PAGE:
!b is equavalent to (b==0)
!b // b=0 then return 1
!b // b=1 return 0
!(x-y) // x=10,y=20 return 0
!(x-y) //x=10 y=20 return 1
!!a // a=0 , !!a = a a is 0 returns 1
```

Increment and decrement operarators are unary operators.It increases or decreases value by 1. these operators are simple to use, i++, i--, these statements can be re-written using binary operators i=i+1 or i=i-1

++ | Increment operator | ||

-- | decrement operator |

**++ increment operator**

it increments the value by 1

it is of 2 types

- post increment
- pre increment

++i is a pre increment operator i++ is a post increment operator

int i=26; int j=++i; // it increments i value by 1 and the assigns i value to j. now i=27 and j=27; int k=26; int l = k++; // it first assigns the value of k to j, then k value will be incremented by 1. l=26, k=27;

**-- decrement operator**

it decrements the value by 1

it is of 2 types

- post decrement
- pre decrement

--i is a pre decrement operator i-- is a post decrement operator

int i=26; int j=--i; // it decrement i value by 1 and the assigns i value to j. now i=25 and j=25; int k=26; int l = k--; // it first assigns the value of k to j, then k value will be decrement by 1. l=26, k=25;

int i = 1; printf("%d,%d,%d",i,++i,i++); //1,2,2 post-increment ++ operator applied after i evaluated.

+= ,Assignment Operators are used when left hand side variable repeated in right hand side.

for ex: expression i = i+10; here variable i repeated in right hand side.

The same expression can be rewritten using Assignment Operator. i+=10;

C language supports Assigment Operators for other binary operators also -= /= *= %=

sizeof operator gives numbers of bytes required to store an object

sizeof int gives 4 bytes spaces required for integer type

sizeof array gives total occupied by all elements,for ex: int a[10] sizeof(a) gives 40, because there are 10 elements each element requires 4 bytes space , so 10 * 4 = 40, i.e n times the size of array element

similarly you can find out size of structure or union

sizeof operator is system dependent, check processor details whether it is 16-bit, 32-bit or 64-bit. below values are 64-bit processor, and OS is fedora 64-bitData Type | SizeOf | Explanation |

char | sizeof(char) | 1 byte |

short | sizeof(short) | 2 bytes |

short int | sizeof(short int) | 2 bytes |

int | sizeof(int) | 4 bytes |

long | sizeof(long) | 8 bytes |

long int | sizeof(long int) | 8 bytes |

float | sizeof(float) | 4 bytes |

double | sizeof(double) | 8 bytes |

long double | sizeof(long double) | 16 bytes |

long double * (size of long double *) | 8 bytes | for any pointer variables, size will be 8 bytes only |

Sizeof | value | explanation |

struct tag { int i; float j; double k; }; |
struct tag { int i; float j; double k; char ca[3]; }; |
struct tag { int i; float j; double k; char *p; }; |

int 4 bytes float 4 bytes double 8 bytes so 4 +4 + 8=16 bytes | int 4,float 4 double 8,for character arrays or any type of arrays structure treats arrays as pointers, so pointer variables size witll be 8 bytes so, 4 + 4+ 8+ 8=24 bytes | same as previous one, answer is: 24 bytes |

& | Address Operator | ||

* | Indirection Operator | ||

+ | Unary plus operator | ||

- | Unary minus operator | ||

~ | bitwise NOT operator | ||

! | Logical Negation Operator |

Used in

- scanf function- for reading primitive data types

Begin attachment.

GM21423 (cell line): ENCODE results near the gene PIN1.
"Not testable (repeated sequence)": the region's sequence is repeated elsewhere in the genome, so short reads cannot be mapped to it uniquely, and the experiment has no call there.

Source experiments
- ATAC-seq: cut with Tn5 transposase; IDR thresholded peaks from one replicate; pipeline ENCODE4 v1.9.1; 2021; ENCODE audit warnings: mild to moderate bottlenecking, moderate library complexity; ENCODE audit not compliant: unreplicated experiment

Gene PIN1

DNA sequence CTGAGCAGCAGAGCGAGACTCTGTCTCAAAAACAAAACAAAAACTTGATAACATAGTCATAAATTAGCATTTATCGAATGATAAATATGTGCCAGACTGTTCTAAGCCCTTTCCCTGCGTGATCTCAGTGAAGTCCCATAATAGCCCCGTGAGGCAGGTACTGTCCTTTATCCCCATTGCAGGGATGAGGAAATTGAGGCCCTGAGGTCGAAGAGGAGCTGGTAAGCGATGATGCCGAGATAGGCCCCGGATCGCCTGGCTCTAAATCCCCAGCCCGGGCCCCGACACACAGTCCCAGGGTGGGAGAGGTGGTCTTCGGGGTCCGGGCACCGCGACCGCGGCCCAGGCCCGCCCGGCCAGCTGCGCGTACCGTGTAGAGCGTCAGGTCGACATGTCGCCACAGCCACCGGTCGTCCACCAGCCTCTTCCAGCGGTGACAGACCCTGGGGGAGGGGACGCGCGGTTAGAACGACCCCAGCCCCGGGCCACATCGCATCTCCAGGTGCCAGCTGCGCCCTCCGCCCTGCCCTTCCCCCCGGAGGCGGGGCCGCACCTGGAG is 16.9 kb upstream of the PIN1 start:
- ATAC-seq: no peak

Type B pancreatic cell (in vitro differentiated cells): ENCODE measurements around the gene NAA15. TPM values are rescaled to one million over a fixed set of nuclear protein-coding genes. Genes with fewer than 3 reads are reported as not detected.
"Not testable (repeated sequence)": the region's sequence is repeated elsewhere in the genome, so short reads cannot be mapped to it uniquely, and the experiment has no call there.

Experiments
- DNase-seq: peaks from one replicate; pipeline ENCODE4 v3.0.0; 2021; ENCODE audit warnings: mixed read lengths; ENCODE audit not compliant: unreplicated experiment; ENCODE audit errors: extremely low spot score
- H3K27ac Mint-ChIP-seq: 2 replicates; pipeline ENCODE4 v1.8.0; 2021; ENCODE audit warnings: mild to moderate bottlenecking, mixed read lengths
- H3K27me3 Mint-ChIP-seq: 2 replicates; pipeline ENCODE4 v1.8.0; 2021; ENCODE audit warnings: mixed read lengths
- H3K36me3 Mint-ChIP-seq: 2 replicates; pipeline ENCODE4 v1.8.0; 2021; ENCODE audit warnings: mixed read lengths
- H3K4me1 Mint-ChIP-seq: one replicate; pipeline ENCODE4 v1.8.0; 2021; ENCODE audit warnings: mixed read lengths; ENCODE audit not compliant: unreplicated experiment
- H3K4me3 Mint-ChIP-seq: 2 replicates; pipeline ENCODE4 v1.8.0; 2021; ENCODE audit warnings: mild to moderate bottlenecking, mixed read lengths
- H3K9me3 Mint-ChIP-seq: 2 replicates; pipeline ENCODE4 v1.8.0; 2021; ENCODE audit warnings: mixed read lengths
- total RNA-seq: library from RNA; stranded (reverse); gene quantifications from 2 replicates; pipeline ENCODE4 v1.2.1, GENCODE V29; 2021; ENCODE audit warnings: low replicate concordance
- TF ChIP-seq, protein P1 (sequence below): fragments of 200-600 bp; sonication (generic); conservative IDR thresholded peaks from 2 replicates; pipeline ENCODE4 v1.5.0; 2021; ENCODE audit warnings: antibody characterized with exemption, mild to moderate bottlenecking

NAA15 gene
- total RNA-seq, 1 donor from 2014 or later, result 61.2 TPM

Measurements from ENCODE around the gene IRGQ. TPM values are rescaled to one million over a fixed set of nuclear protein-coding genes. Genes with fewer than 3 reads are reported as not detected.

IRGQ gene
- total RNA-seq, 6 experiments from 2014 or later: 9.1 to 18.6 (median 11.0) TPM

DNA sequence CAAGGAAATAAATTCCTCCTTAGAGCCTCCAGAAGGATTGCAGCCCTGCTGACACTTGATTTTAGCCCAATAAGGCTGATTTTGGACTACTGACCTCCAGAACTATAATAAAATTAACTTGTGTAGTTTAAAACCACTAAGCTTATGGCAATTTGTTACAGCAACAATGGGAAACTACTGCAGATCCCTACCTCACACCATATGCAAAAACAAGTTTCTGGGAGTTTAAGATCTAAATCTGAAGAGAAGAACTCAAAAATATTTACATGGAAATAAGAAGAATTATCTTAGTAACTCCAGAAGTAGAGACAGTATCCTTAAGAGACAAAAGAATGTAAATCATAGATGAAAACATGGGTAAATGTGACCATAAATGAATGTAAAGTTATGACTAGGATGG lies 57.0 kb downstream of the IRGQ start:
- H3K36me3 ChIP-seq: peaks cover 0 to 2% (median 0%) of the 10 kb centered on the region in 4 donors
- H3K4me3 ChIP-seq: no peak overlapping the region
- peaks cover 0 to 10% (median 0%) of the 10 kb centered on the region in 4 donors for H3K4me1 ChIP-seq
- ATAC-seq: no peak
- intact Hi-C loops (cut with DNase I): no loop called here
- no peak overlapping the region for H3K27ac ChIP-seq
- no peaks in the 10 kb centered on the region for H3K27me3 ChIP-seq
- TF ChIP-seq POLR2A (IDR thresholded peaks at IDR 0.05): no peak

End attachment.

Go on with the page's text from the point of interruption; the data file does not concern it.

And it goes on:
- assigning variable to a pointer

Used in

- declaring pointer variable
- Changing/accessing value of a variable using pointers

by default all numbers are positive numbers only. even then user can specify

i=+10+10+i+ +10;

i=-i+10-(-i);

see bitwise- operators section

see Logical Negation section

Conditional Operator is equivalent to if elese statement.Another way of writting if else conditions. compared to if else statement less keywords involved in Conditional statements and also better readability and easy to maintain ,debug and test the code.

Conditional Operator Syntax

returnvalue=(condition)?truevalue:falsevalue;

If condition is true, true value will will be returned t that is next to Question mark

If condition is false, false value will be returned that is next to colon

**Note:**Conditional Operator can be nested

**Note:** Conditional Operator(?:) also known as *ternery operator*

Conditional Operator Example

int a=20,b=30; int max = (a>b)?a:b; //here (a>b) is a condition //True value is a //False value is b //(a>b) <==> (20>30) condition is false. //it will return b value that is 30. //max value is 30

**finding maximum of 3 numbers using conditional operator**

We already discussed conditional operators can be nested

int x=10,y=20,z=30; int max = (x > y && x >z)?x:(y>z)?y:z; //x is greater than other numbers then x is max value //if not is y>z then y is max value //otherwise z will be max value. //max=z max=30

**convert lower case letter to upper case letter using conditional operator**

char c='a'; char u=(c>=97 && c<=122)?c+'A'-'a':c; printf("Upper case letter =%c",u);

Operator | Associativity | |

() [] . -> ++(postfix) --(postfix) | Left to Right | |

+(unary) -(unary) ++(prefix) --(prefix) ! ~ sizeof &(Address) *(dereference) | Right to Left | |

* / % | Left to Right | |

+ - | Left to Right | |

>> << | Left to Right | |

< <= > >= | Left to Right | |

== != | Left to Right | |

& ^ | | Left to Right | |

&& || | Left to Right | |

?: | Right to Left | |

= += -= *= /= etc | Right to Left | |

,(comma) | Left to Right | |

An expression is anything that evaluates to a Numeric value.

Simple Expressions and Complex Expressions

The simplest C expression consists of a single item: a simple variable, literal constant, or symbolic constant. Here are four expressions:A literal constant evaluates to its own value. A symbolic constant evaluates to the value it was given when you created it using the #define directive. A variable evaluates to the current value assigned to it by the program.

Complex expressions consist of simpler expressions connected by operators. For example: